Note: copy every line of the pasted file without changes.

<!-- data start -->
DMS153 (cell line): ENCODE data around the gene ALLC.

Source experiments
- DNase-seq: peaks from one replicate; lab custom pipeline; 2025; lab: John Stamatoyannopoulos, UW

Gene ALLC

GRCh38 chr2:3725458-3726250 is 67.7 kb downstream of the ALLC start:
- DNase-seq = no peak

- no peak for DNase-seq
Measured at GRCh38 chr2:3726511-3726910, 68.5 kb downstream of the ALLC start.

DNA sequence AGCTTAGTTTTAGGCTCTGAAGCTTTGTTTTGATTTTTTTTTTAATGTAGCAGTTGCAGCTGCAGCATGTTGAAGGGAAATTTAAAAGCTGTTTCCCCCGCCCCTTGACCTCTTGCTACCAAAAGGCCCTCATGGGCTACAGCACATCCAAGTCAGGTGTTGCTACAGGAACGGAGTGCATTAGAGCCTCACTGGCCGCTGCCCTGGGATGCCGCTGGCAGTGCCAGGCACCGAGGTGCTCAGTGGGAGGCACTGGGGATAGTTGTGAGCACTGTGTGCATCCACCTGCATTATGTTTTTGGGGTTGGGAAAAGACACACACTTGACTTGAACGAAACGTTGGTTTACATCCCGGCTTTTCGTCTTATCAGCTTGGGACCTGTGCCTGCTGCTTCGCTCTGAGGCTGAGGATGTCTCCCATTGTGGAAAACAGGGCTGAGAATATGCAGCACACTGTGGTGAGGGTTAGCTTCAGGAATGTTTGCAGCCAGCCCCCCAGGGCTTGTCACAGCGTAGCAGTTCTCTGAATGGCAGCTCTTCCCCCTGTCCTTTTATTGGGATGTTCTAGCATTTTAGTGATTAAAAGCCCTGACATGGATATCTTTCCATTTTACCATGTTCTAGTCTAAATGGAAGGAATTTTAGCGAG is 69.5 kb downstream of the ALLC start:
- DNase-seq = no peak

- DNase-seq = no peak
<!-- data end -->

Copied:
DMS153 (cell line): ENCODE data around the gene ALLC.

Source experiments
- DNase-seq: peaks from one replicate; lab custom pipeline; 2025; lab: John Stamatoyannopoulos, UW

Gene ALLC

GRCh38 chr2:3725458-3726250 is 67.7 kb downstream of the ALLC start:
- DNase-seq = no peak

- no peak for DNase-seq
Measured at GRCh38 chr2:3726511-3726910, 68.5 kb downstream of the ALLC start.

DNA sequence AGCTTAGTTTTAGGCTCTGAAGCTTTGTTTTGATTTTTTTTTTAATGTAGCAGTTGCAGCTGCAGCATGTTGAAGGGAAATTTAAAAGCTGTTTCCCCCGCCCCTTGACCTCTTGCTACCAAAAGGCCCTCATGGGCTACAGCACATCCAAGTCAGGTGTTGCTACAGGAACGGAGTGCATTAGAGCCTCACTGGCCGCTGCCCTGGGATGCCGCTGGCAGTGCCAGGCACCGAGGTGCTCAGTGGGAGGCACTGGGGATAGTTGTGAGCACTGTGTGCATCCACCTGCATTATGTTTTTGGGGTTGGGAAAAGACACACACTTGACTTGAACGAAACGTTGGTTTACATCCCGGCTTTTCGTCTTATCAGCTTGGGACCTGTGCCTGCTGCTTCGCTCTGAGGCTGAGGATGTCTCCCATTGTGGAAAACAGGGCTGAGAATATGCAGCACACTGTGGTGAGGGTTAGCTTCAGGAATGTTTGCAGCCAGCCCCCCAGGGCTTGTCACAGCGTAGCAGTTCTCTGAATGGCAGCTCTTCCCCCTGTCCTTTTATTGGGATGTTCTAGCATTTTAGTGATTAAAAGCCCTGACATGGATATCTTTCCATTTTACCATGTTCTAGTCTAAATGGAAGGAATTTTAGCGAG is 69.5 kb downstream of the ALLC start:
- DNase-seq = no peak

- DNase-seq = no peak